8 must see parks in Vancouver

Published by: BouncePosted

Vancouver is on top of many bucket lists for various reasons. Tourists and locals alike love the city for its stunning mountain views, arts and culture scene, laidback atmosphere, friendly people, and a plethora of nature and outdoor activities. So where else you'd find the best and free outdoor fun if not in the parks of Vancouver, British Columbia?

The best parks in Vancouver are free and provide fun times for all ages and people from all walks of life. Whether you want to take a walk, clear your head and meditate, or want to work up a sweat and jog the winding hiking trails through creeks and evergreen forests, parks in Vancouver have it all. And you don't even have to venture further off, as many of the city parks are in downtown Vancouver or nearby.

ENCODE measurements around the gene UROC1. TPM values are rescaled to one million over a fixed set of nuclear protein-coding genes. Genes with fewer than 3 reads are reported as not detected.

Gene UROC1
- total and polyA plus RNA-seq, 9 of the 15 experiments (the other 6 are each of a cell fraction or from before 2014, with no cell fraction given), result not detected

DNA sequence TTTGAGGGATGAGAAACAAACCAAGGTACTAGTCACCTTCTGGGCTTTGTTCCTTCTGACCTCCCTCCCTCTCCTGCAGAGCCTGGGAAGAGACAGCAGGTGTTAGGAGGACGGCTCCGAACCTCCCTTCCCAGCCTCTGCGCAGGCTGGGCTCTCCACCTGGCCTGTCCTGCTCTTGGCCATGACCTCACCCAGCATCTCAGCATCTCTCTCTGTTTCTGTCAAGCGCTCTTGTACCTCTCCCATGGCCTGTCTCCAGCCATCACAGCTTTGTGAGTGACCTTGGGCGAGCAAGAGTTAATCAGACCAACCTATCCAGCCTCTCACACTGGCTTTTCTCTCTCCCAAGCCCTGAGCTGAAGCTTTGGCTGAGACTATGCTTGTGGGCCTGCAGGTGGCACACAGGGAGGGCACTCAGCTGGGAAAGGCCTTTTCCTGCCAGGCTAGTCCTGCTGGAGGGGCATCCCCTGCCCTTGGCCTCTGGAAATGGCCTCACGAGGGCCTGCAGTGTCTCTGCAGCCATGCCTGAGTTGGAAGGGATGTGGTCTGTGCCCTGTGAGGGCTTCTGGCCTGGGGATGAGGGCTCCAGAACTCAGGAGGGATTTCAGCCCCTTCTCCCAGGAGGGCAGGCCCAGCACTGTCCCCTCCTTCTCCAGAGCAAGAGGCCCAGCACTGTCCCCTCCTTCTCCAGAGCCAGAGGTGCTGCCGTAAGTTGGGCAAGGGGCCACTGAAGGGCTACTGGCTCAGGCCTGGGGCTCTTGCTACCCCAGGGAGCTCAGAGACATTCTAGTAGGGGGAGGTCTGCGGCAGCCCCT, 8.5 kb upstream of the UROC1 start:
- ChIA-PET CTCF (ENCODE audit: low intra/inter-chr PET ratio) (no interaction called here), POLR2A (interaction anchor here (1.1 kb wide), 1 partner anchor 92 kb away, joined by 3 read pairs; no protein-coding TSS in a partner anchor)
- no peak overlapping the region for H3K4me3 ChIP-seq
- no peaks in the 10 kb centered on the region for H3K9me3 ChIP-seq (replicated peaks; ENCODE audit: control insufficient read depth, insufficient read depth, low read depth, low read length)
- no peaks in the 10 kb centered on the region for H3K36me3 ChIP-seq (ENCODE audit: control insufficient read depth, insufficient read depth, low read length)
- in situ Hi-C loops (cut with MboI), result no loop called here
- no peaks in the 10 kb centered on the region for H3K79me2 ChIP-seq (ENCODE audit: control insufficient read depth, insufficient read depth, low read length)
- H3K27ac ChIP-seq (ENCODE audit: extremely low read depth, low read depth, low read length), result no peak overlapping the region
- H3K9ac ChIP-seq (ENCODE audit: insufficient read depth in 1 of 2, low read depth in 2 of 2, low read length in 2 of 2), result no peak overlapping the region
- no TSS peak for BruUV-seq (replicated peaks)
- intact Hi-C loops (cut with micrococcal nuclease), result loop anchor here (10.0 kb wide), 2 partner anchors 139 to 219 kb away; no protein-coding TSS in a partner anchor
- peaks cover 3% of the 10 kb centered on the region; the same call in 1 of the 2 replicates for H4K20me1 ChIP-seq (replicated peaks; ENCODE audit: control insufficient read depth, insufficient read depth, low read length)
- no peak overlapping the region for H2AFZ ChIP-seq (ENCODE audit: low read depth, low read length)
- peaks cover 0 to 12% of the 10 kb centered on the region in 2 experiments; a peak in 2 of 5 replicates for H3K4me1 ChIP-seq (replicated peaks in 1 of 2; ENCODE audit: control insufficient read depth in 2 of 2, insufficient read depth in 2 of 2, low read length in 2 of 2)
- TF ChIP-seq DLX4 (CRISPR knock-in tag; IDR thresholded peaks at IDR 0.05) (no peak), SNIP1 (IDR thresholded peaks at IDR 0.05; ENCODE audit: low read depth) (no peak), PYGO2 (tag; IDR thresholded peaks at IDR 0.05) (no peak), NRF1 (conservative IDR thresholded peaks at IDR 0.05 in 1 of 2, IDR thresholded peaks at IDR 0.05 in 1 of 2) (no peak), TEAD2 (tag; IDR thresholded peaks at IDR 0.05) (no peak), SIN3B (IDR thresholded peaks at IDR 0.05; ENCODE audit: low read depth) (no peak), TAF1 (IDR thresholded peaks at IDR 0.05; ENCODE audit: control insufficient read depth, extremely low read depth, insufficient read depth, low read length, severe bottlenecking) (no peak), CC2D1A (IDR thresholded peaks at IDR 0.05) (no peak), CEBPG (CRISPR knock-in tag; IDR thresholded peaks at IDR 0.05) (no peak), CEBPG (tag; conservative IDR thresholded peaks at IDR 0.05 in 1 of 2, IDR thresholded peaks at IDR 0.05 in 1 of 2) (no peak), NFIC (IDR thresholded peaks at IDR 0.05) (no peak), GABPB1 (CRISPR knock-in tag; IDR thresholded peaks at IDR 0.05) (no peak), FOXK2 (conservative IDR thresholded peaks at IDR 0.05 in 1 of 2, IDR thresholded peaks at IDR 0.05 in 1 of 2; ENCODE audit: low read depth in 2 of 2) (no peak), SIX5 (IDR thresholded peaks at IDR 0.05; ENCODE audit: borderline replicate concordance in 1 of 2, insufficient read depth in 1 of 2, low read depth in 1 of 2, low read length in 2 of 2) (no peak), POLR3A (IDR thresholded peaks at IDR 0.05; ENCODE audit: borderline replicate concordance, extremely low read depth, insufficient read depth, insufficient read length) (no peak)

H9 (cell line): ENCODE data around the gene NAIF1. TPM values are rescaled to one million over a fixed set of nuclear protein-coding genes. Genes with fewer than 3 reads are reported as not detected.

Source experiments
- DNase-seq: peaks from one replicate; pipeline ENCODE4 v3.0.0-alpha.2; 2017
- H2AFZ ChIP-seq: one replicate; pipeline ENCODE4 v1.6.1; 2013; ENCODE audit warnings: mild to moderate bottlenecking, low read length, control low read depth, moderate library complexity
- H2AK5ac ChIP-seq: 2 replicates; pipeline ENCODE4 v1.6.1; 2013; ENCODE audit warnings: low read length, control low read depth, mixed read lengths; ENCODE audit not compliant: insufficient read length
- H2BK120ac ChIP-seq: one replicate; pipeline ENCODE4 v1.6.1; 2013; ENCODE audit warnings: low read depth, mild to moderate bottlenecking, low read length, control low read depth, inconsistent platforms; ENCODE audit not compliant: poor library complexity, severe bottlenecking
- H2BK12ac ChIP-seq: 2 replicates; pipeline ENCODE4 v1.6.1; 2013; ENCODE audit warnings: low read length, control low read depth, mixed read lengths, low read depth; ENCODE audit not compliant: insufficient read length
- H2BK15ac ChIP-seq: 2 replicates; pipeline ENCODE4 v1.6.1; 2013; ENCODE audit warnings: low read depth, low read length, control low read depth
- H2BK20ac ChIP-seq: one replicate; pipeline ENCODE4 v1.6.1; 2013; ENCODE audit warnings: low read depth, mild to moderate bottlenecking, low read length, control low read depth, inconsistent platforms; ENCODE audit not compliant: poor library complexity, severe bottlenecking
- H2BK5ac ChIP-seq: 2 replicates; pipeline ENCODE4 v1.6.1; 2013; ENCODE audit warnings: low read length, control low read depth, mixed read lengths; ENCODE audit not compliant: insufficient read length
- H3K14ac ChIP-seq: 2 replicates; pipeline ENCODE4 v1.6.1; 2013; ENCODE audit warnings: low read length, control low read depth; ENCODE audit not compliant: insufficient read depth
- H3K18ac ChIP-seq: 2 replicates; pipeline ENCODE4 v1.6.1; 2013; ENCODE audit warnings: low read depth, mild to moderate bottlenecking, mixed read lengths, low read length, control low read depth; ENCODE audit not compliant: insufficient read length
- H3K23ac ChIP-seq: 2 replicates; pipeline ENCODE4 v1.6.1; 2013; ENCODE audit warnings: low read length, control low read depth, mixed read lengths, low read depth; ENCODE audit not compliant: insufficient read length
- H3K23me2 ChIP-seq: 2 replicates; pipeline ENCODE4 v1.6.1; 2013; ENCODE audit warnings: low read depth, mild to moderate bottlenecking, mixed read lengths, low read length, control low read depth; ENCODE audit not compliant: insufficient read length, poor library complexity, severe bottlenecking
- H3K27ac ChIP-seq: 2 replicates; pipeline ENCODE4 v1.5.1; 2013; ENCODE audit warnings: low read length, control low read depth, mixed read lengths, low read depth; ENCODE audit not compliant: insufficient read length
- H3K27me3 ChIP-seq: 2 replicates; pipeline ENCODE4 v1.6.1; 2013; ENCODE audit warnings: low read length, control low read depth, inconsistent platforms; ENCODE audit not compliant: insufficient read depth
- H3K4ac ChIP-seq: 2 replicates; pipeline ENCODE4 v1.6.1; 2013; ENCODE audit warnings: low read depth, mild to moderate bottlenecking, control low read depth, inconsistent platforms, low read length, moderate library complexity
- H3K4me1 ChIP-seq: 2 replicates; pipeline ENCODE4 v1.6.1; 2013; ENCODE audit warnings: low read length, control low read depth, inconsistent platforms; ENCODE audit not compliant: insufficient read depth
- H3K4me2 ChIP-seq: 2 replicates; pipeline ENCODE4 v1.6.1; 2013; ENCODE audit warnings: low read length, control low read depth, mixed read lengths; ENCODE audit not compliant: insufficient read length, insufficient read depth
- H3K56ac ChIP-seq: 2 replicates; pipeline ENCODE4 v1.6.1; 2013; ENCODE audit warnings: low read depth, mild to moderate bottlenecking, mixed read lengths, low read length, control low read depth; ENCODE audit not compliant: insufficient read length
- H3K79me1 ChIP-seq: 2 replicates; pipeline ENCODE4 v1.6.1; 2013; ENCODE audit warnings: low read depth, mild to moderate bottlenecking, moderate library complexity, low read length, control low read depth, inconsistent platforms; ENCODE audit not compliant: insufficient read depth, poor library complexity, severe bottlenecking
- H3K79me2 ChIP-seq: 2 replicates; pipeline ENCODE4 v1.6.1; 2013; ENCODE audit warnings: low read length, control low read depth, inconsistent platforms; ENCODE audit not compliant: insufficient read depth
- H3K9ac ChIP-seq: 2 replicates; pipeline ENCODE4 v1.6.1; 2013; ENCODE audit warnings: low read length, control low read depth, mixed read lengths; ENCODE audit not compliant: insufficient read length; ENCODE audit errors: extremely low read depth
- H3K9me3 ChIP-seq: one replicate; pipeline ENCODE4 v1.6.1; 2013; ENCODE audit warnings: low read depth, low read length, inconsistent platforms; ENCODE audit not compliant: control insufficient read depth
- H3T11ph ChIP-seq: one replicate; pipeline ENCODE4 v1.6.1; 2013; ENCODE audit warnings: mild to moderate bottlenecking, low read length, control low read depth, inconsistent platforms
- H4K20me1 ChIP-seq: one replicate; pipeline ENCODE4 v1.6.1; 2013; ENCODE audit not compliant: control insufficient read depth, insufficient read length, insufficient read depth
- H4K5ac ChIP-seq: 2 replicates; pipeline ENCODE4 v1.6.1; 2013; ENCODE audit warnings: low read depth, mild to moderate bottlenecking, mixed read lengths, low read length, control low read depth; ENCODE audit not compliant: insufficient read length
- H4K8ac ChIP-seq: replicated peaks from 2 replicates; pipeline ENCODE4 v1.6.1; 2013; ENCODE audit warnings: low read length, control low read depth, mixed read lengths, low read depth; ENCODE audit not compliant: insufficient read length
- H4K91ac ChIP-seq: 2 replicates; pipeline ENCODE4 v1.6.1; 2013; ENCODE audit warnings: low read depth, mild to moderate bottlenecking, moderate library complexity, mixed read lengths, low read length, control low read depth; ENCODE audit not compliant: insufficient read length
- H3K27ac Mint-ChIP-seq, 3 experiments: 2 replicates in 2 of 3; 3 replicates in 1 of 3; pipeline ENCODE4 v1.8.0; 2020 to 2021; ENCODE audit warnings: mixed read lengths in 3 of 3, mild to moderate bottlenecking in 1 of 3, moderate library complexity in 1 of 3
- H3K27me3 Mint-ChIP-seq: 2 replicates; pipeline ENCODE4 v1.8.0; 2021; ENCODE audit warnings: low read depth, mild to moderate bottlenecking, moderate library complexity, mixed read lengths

And if you happen to find the perfect spot for a picnic or to stretch your legs but don't want to drag your belongings along, bounce luggage storage in Vancouver has you covered. We offer safe and convenient lockers where you can store your picnic basket or your backpack after hiking so you can enjoy the city parks hands-free.

Stanley Park

If you think New York's Central Park is the best park in the world, wait until you see one of Vancouver's most talked-about parks, Stanley Park. Stretching over an area of 1000 acres in downtown Vancouver, Stanley Park is one of the largest parks in the city and North America, a mix of an untamed rainforest and an urbanized parkland. This urban oasis in the heart of the city is always packed with people who visit daily for various reasons. Whether you want to enjoy the park's natural lagoons and sandy beaches, check out the colorful gardens, take a serene morning walk away from the city noise, or use the sports facilities, you're never short of things to do in this park.